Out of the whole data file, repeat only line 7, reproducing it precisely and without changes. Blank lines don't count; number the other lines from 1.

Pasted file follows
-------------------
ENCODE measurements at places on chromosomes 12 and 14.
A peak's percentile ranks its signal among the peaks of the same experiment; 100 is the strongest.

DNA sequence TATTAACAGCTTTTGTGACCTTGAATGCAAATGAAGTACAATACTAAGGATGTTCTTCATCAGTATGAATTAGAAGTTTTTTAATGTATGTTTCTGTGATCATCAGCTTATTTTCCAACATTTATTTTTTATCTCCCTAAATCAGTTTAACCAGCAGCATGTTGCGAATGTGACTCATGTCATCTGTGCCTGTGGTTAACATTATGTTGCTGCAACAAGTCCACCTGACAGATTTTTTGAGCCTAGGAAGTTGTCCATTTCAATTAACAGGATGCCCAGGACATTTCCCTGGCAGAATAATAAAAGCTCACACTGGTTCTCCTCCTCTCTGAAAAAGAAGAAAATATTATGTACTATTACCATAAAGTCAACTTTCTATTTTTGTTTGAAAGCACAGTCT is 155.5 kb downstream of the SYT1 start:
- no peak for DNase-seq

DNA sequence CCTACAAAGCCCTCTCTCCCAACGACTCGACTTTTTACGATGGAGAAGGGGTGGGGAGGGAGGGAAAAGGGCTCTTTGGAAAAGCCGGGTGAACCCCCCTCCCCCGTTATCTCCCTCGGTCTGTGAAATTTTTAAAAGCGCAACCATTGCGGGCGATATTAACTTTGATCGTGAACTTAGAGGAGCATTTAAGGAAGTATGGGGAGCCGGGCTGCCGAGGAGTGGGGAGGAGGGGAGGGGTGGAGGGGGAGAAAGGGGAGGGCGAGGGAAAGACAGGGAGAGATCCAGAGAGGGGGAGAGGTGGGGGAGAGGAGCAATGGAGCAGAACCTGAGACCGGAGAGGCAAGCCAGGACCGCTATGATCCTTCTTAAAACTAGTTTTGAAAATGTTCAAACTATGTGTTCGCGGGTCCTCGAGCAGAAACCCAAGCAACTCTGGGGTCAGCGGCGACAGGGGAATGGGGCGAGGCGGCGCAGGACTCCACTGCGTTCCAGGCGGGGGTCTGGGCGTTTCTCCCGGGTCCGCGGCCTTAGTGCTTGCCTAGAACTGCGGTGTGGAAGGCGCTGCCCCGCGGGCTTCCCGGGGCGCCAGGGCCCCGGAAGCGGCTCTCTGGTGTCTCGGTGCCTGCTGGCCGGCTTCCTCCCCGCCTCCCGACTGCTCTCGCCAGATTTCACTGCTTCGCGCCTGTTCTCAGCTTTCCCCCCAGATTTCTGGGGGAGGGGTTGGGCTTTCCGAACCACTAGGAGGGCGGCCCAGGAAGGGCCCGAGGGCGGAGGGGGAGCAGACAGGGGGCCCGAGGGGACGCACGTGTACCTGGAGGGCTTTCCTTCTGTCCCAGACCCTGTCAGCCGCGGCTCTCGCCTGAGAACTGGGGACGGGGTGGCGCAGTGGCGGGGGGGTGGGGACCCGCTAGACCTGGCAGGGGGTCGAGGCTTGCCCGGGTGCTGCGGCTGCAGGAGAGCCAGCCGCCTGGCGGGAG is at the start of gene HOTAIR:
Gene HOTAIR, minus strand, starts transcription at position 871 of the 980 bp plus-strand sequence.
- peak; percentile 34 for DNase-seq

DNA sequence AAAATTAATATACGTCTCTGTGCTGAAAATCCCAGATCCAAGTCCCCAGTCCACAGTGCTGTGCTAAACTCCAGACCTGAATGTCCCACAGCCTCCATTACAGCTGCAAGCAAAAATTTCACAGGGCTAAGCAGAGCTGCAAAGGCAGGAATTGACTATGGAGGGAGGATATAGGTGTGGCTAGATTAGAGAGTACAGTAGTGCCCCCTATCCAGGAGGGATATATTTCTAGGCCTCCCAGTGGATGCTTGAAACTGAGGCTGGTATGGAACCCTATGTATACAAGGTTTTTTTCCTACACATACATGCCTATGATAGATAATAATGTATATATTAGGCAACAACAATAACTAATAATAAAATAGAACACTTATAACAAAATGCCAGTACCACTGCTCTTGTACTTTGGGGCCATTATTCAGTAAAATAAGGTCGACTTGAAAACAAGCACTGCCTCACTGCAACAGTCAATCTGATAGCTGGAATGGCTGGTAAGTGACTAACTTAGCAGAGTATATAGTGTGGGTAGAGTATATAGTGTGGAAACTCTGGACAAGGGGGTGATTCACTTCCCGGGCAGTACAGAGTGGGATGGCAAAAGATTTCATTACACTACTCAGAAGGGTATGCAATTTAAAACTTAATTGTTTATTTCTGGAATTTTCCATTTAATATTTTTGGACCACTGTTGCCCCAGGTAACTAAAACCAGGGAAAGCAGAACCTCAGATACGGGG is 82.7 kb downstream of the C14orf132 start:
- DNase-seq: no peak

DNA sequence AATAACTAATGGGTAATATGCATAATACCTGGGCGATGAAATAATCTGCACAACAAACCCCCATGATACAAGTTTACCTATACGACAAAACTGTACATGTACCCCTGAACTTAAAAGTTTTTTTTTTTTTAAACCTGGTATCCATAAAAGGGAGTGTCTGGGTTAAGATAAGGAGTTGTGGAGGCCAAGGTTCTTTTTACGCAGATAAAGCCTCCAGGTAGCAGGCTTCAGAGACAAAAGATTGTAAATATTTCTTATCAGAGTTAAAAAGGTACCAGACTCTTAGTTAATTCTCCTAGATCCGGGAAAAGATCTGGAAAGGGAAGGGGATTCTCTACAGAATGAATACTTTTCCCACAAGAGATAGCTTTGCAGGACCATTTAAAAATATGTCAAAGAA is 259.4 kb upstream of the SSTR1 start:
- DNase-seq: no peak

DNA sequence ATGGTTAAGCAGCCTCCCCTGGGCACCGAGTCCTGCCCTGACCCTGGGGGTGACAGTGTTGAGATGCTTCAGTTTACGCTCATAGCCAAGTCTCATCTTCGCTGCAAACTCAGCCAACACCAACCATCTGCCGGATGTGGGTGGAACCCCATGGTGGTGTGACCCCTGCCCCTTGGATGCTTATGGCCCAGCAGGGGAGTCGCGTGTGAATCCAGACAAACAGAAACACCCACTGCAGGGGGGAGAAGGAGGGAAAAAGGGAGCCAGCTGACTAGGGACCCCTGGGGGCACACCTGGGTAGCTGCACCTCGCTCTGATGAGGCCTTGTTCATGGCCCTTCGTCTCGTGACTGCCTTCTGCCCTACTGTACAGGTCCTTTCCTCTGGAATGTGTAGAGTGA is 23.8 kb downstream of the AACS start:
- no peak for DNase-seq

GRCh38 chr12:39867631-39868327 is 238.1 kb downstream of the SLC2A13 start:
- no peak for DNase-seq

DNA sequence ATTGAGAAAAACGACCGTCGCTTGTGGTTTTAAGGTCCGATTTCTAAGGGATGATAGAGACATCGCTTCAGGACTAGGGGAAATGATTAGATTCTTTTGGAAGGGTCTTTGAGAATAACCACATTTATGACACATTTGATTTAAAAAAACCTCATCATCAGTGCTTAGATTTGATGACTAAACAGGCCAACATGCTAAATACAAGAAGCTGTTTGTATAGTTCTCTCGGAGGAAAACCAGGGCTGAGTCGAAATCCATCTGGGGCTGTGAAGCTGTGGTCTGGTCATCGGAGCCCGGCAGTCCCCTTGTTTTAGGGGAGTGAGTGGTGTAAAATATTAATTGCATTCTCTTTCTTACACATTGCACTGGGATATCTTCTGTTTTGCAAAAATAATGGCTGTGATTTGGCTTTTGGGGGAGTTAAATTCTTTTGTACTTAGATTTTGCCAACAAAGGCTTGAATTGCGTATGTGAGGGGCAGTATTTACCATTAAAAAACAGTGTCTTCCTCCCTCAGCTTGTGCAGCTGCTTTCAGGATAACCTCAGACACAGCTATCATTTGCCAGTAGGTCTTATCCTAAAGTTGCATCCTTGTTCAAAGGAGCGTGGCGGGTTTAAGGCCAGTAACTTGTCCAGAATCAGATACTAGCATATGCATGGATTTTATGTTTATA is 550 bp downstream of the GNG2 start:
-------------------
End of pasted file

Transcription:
- peak; percentile 34 for DNase-seq